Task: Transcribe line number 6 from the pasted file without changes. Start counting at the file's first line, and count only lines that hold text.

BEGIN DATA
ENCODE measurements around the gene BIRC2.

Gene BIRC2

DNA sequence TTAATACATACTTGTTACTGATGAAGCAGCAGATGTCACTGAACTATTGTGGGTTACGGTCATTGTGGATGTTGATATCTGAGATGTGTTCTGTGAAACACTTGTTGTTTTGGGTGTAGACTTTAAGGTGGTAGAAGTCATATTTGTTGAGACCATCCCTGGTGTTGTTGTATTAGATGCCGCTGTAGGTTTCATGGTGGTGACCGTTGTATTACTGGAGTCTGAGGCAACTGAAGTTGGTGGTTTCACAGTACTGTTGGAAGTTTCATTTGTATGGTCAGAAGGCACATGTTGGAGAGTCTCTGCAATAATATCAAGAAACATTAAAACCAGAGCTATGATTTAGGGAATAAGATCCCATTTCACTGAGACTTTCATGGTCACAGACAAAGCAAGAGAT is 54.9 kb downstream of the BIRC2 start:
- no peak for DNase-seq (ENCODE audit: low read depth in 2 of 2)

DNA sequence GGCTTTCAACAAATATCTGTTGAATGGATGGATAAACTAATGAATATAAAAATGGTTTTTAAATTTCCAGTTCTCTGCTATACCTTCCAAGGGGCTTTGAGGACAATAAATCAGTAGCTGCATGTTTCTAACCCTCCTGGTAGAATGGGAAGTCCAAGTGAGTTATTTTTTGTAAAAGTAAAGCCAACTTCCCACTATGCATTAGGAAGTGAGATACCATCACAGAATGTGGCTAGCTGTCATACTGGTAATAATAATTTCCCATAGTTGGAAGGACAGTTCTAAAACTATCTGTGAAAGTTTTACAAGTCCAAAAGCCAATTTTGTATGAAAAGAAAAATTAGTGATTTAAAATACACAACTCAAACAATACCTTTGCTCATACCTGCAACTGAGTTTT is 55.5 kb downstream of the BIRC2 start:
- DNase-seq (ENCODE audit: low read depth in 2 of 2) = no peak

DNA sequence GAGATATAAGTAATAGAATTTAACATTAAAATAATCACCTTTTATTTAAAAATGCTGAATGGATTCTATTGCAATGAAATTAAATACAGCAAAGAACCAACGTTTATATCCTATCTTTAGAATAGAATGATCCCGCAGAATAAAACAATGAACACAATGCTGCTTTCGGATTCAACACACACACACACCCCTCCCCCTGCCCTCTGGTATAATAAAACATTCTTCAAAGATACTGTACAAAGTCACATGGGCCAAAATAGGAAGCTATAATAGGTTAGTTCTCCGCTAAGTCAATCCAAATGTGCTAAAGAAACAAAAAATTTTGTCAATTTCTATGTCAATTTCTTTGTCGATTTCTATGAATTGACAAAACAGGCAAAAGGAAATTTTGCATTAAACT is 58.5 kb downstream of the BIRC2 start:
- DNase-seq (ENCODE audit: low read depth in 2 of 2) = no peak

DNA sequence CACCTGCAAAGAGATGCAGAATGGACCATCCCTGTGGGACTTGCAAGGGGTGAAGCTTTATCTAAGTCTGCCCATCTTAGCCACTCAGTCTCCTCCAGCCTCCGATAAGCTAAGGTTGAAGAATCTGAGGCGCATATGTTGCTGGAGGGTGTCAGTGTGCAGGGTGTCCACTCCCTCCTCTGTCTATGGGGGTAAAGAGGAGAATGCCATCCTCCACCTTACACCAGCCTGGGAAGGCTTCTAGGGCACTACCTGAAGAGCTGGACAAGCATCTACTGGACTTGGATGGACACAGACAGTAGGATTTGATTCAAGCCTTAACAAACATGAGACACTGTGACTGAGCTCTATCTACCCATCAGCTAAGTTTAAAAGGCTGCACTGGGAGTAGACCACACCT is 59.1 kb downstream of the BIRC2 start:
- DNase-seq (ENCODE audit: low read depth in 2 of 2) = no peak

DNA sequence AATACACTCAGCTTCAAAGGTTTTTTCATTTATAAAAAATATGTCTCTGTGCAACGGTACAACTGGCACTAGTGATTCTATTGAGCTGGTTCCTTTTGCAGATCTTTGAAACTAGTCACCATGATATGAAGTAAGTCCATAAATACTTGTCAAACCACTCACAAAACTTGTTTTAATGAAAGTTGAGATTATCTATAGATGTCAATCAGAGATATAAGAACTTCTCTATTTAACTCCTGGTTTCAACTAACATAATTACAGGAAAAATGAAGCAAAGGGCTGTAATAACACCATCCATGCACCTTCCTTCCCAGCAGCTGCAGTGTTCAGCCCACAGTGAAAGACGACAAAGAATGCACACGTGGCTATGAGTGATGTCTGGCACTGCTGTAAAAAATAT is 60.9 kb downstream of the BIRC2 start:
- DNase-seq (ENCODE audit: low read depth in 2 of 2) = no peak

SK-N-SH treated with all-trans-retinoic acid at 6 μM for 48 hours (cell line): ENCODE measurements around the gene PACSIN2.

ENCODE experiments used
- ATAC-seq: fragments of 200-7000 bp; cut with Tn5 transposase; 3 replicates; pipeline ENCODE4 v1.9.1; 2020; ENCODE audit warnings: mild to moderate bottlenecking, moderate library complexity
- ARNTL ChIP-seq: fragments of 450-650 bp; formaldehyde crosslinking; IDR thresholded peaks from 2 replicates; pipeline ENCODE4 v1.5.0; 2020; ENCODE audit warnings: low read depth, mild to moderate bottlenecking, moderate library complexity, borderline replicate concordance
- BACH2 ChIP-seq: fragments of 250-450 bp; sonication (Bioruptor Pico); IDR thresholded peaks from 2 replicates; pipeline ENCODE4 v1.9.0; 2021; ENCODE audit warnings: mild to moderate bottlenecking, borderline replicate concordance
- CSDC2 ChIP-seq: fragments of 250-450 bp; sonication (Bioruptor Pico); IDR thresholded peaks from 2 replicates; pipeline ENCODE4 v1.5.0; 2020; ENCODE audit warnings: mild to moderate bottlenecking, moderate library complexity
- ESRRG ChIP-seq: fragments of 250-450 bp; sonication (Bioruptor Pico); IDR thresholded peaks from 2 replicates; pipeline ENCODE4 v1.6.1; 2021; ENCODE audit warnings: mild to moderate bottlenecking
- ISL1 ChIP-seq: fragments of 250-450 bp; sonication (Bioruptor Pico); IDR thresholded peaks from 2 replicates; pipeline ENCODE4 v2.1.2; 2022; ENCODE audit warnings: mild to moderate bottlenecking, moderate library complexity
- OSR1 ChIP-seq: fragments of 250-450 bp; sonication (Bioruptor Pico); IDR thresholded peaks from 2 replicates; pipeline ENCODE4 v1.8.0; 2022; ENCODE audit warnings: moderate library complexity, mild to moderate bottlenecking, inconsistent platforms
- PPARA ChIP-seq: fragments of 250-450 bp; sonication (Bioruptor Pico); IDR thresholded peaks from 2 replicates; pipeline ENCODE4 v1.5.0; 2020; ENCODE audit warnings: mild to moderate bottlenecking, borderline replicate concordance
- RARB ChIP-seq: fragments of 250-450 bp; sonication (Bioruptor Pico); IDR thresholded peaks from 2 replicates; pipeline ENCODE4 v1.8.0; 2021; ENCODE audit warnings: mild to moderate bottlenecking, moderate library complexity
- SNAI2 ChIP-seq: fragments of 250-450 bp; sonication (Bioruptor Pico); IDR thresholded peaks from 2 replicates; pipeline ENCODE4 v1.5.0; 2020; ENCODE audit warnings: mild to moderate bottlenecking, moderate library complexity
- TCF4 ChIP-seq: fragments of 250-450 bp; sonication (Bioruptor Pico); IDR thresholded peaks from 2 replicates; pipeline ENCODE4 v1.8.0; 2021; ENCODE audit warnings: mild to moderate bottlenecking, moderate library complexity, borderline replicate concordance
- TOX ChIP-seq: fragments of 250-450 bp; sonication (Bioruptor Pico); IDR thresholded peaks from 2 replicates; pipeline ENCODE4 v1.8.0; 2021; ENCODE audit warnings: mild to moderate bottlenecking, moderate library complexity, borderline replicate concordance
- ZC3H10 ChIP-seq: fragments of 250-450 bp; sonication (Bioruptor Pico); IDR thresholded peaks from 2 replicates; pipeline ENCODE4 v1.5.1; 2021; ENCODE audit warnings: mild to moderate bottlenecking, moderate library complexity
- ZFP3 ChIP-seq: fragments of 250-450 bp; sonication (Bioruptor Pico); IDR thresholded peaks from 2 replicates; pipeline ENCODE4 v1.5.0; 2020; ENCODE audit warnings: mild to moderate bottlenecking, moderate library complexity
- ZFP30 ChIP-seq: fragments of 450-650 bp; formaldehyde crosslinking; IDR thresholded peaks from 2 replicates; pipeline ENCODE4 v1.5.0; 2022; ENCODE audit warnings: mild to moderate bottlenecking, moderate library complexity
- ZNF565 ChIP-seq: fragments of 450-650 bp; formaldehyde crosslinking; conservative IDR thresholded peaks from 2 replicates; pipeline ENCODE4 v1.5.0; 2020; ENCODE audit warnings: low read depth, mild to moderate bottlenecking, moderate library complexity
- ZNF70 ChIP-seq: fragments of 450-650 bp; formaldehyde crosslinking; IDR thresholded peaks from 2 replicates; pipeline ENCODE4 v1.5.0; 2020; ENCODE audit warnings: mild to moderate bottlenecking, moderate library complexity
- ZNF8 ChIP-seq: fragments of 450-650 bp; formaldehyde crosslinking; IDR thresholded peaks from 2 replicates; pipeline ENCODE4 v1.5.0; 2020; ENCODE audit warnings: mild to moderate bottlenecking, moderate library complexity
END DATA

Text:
- DNase-seq (ENCODE audit: low read depth in 2 of 2) = no peak